Çelik et al. Page 2497

Ezrin is a cytoplasmic protein that regulates diverse cellular functions related to metastasis. Due to structural homology between ezrin inhibitors and some antimalarial compounds, Çelik and colleagues screened compounds from MMV Malaria Box for their ability to directly bind ezrin. Several compounds with antimalarial activity bound to ezrin protein and inhibited ezrin's function in cell motility in zebrafish embryos and cancer cells. These findings suggest a potential new application for some of the antimalarial compounds in cancer therapy. Furthermore, the new mechanism of action suggests that antimalarial compounds may have been targeting the human ezrin protein to prevent parasite growth.

Jo, Choi, and Shin et al. Page 2613

In this study, Jo, Choi, Shin, and colleagues demonstrated that human hepatocellular carcinoma cells (HCC) exhibit different sensitivities to a MET inhibitor, depending on the phosphorylation status of FGFR. Results showed that human HCC displayed differing sensitivity to MET inhibition dependent on phospho-FGFR1 and 2. Moreover, treatment of primary cancer cells isolated from patients with HCC expressing both phospho-FGFR1 or 2 and phospho-MET with the MET inhibitor did not induce cell death, whereas treatment with the FGFR inhibitor AZD4547 did. Therefore, the findings may provide a rationale for the clinical development of FGFR inhibitors, such as AZD4547, for selected patients with hepatocellular carcinoma expressing phospho-MET and phospho-FGFR.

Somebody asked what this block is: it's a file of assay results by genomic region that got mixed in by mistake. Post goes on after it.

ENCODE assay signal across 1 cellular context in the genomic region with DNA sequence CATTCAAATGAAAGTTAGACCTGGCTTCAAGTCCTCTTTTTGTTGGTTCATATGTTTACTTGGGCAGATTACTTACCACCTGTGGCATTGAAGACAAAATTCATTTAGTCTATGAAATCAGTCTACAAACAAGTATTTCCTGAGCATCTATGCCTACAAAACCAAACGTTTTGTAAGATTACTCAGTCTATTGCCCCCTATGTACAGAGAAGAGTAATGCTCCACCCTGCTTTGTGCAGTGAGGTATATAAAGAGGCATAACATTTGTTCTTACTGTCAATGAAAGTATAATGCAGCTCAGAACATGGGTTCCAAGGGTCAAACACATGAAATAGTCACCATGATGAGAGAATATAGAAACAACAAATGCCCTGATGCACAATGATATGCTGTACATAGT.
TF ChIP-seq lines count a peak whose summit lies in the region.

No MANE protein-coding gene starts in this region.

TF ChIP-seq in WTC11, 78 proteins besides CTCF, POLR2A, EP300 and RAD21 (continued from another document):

Curley and Sabnis et al. Page 2642

Heregulin-driven ERBB3 signaling represents a common mechanism of resistance to drug therapy in cancer. To investigate its role in mediating resistance to the aromatase inhibitor letrozole, Curley, Sabnis, and colleagues used an in vivo model of postmenopausal ER+, HER2 breast cancer. Prolonged exposure to letrozole resulted in activation of ERBB3 signaling, and cotreatment with seribantumab, a heregulin-blocking anti-ERBB3 antibody, delayed the onset of resistance to letrozole and restored sensitivity in vivo. These findings are consistent with a recent clinical trial in which cotreatment with seribantumab and exemestane resulted in prolonged progression-free survival relative to exemestane alone in a subgroup of patients expressing heregulin in their tumors.

Hill et al. Page 2665

Currently available in vitro and in vivo models of early melanoma invasion are not fully representative of the human skin microenvironment. Hill and colleagues have developed and optimised a fully humanised 3D skin equivalent consisting of a stratified epidermis, a basement membrane containing type IV and VII collagens, and a dermal compartment of human fibroblast-generated extracellular matrix of sufficient thickness to allow investigation of early melanoma invasion. Comparison with human melanoma in situ and metastatic melanoma indicates this model accurately recreates the early stages of human melanoma progression.